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Democracy & Technology Blog Conyers opposing regulation

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John Conyers, Jr.

If broadband providers turn the Internet into a “world where those who pay can play, but those who don’t are simply out of luck,” current antitrust law can solve the problem says House Judiciary Chairman John Conyers, Jr. (D-MI).

I believe that antitrust law is the most appropriate way to deal with this problem — and antitrust law is not regulation. It exists to correct distortions of the free market, where monopolies or cartels have cornered the market, and competition is not being allowed to work. The antitrust laws can help maintain a free and open Internet.

The comment came at a Congressional hearing yesterday. Of course the broadband market isn’t characterized by monopoly or cartel, so I would dispute whether antitrust could be used to prevent broadband providers from experimenting with innovative pricing and network management (and it wouldn’t matter — antitrust law wouldn’t be needed because consumers could take their business elsewhere). But if one believes the market is or soon will become a cartel, Conyer’s assessment should be reassuring.
The Federal Trade Commission staff have expressed the same opinion as Conyers:

The competitive issues raised in the debate over network neutrality regulation are not new to antitrust law, which is well-equipped to analyze potential conduct and business arrangements involving broadband Internet access.

Aside from antitrust law, the Congressional Research Service, among others, concludes that the Federal Communications Commission already has the authority to regulate broadband providers.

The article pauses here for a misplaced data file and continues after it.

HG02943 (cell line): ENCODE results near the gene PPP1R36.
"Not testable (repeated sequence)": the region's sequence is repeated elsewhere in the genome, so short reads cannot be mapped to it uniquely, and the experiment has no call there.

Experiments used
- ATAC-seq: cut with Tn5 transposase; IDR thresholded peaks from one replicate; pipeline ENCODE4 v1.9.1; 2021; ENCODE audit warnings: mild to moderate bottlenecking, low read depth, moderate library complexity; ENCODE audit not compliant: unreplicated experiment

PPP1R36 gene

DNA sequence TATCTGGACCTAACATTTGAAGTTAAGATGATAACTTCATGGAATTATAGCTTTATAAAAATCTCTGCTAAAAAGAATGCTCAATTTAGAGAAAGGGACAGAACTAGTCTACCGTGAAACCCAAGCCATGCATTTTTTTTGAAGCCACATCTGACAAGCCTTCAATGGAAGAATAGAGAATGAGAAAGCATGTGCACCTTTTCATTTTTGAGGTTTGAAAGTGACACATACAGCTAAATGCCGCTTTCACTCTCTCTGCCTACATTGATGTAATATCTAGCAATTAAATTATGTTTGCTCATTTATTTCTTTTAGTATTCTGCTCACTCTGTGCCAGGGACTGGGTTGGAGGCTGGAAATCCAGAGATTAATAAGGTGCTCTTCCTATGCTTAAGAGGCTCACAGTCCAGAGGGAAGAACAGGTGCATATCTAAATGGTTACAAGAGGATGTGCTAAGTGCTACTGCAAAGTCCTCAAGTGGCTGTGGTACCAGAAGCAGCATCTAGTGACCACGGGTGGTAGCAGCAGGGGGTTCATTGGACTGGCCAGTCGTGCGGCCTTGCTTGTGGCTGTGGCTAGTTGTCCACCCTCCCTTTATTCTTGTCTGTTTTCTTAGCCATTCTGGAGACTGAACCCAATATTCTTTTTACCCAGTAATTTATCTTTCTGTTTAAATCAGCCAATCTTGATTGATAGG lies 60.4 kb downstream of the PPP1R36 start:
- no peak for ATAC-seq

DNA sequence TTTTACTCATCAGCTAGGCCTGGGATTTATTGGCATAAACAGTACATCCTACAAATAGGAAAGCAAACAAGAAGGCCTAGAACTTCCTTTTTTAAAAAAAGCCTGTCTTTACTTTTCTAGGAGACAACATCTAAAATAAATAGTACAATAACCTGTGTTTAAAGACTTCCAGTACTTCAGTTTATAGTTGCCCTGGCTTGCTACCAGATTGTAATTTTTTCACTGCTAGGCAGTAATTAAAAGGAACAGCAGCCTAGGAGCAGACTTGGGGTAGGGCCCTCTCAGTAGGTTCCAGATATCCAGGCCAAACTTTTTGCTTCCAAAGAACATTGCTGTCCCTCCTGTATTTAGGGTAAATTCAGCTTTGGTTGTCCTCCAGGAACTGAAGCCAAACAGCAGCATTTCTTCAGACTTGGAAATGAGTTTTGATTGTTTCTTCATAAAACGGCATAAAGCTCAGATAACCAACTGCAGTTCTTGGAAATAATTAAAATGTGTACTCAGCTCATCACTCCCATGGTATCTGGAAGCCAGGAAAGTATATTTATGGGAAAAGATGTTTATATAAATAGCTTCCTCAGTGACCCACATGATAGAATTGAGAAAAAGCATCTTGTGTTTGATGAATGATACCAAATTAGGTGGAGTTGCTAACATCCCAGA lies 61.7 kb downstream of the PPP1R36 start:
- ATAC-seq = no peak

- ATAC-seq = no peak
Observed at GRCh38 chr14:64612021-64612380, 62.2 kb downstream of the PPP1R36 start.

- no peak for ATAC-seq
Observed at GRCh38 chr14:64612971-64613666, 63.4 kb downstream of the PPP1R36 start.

[N]either telephone companies nor cable companies, when providing broadband services, are required to adhere to the more stringent regulatory regime for telecommunications services found under Title II (common carrier) of the 1934 Act. However, classification as an information service does not free the service from regulation. The FCC continues to have regulatory authority over information services under its Title I, ancillary jurisdiction. (footnotes omitted)

Conyers acknowledged at the hearing that the Internet has become the “dominant venue for the expression of ideas and public discourse,” as I believe everyone can agree.
But if there’s a risk broadband providers could do something bad does that mean Congress should prohibit everything? Not according to Conyers.

[W]hen it comes to the Internet, we should always proceed cautiously. Unless we have clearly documented the existence of a significant problem that needs regulating, I do not believe Congress should regulate. And even in those instances, we should tread lightly.

Hance Haney

Director and Senior Fellow of the Technology & Democracy Project
Hance Haney served as Director and Senior Fellow of the Technology & Democracy Project at the Discovery Institute, in Washington, D.C. Haney spent ten years as an aide to former Senator Bob Packwood (OR), and advised him in his capacity as chairman of the Senate Communications Subcommittee during the deliberations leading to the Telecommunications Act of 1996. He subsequently held various positions with the United States Telecom Association and Qwest Communications. He earned a B.A. in history from Willamette University and a J.D. from Lewis and Clark Law School in Portland, Oregon.